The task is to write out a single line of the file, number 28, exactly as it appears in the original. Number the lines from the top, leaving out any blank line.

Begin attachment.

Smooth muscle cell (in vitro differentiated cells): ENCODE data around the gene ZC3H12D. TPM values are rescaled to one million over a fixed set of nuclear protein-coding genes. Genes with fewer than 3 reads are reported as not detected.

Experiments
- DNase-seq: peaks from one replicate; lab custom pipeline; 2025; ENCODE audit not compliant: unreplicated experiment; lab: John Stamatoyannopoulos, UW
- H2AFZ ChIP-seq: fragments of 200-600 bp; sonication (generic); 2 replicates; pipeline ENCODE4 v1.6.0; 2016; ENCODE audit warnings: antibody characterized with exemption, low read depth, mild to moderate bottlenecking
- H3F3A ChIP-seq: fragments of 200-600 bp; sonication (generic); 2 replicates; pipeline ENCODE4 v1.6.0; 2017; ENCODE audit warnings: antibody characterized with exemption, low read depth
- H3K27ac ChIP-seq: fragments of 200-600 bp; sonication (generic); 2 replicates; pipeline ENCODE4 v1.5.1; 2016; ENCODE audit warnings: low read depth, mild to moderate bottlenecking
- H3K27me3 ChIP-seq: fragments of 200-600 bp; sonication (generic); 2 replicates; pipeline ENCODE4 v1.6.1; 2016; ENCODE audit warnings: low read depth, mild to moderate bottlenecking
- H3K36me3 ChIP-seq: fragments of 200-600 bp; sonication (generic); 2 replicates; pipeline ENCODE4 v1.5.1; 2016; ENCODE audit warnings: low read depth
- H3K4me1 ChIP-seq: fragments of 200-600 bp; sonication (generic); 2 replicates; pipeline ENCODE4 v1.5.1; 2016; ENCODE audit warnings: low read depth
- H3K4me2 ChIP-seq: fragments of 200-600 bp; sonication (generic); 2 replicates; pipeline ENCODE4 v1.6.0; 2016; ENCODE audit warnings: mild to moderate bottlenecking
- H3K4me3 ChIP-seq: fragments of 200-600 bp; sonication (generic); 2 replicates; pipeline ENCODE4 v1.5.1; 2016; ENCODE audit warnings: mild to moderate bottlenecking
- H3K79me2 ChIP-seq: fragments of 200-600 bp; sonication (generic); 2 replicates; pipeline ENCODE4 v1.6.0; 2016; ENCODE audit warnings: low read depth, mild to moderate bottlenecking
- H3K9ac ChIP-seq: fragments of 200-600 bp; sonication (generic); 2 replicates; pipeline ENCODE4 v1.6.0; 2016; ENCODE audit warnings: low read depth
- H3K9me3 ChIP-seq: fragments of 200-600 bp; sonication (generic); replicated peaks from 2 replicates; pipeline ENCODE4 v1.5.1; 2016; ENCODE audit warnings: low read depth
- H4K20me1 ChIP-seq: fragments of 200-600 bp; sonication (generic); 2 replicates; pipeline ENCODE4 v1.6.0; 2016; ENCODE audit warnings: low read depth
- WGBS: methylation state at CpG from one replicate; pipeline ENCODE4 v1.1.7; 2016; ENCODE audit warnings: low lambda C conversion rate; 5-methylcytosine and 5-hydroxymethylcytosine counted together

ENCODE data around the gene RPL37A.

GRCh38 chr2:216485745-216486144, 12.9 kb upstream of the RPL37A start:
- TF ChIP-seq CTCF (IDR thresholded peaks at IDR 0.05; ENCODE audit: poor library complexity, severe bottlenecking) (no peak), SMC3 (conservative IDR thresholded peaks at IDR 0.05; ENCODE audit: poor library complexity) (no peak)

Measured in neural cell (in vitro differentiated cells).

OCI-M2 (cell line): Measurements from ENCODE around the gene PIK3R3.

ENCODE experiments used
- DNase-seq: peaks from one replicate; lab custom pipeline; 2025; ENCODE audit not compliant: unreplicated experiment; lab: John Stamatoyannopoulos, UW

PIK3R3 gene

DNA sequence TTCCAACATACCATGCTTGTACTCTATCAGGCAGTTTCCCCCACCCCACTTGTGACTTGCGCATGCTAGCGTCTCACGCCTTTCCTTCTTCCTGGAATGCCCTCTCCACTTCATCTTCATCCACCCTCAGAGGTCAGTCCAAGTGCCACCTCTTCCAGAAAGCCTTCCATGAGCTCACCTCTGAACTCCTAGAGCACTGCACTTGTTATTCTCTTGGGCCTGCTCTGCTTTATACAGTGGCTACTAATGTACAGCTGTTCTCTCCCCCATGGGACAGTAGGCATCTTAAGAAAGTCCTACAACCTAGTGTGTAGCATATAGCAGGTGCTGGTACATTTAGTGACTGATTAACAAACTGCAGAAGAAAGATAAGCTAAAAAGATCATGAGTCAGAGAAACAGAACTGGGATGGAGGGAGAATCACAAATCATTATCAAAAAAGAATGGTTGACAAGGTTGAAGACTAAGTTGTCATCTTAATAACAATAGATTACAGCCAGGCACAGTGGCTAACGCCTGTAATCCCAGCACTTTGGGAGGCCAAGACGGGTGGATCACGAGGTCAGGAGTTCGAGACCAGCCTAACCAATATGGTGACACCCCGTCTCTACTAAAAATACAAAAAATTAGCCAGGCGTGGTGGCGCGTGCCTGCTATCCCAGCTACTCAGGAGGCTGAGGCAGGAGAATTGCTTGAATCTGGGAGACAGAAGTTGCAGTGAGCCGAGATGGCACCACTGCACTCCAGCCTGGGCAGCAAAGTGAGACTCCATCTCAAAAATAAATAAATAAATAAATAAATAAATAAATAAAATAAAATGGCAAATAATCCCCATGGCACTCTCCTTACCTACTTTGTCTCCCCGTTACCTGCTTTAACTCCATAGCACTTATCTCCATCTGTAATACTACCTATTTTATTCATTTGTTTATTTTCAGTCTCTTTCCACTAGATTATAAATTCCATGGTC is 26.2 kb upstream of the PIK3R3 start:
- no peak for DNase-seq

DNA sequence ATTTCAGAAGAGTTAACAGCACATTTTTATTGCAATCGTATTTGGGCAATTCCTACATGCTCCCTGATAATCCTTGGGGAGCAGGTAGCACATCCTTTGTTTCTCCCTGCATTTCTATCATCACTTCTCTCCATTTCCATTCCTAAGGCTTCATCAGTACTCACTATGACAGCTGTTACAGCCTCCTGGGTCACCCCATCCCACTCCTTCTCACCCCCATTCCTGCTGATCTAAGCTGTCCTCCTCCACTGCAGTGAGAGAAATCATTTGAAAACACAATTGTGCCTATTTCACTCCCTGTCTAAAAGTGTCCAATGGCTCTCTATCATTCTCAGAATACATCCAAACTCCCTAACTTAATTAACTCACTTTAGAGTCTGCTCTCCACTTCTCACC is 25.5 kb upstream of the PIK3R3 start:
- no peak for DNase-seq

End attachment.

- no peak for DNase-seq